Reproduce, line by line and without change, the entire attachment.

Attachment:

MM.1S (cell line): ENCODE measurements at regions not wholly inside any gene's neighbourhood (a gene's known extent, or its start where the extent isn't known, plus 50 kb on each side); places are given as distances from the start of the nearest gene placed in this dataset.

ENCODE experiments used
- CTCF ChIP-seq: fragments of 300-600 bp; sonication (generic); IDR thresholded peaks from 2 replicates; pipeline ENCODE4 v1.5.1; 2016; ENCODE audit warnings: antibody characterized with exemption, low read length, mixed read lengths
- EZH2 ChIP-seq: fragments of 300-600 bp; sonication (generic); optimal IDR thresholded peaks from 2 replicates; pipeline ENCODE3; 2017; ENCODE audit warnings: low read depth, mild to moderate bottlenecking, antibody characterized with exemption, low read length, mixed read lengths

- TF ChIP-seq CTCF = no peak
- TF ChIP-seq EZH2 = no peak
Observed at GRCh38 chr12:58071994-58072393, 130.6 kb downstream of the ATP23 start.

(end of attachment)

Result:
MM.1S (cell line): ENCODE measurements at regions not wholly inside any gene's neighbourhood (a gene's known extent, or its start where the extent isn't known, plus 50 kb on each side); places are given as distances from the start of the nearest gene placed in this dataset.

ENCODE experiments used
- CTCF ChIP-seq: fragments of 300-600 bp; sonication (generic); IDR thresholded peaks from 2 replicates; pipeline ENCODE4 v1.5.1; 2016; ENCODE audit warnings: antibody characterized with exemption, low read length, mixed read lengths
- EZH2 ChIP-seq: fragments of 300-600 bp; sonication (generic); optimal IDR thresholded peaks from 2 replicates; pipeline ENCODE3; 2017; ENCODE audit warnings: low read depth, mild to moderate bottlenecking, antibody characterized with exemption, low read length, mixed read lengths

- TF ChIP-seq CTCF = no peak
- TF ChIP-seq EZH2 = no peak
Observed at GRCh38 chr12:58071994-58072393, 130.6 kb downstream of the ATP23 start.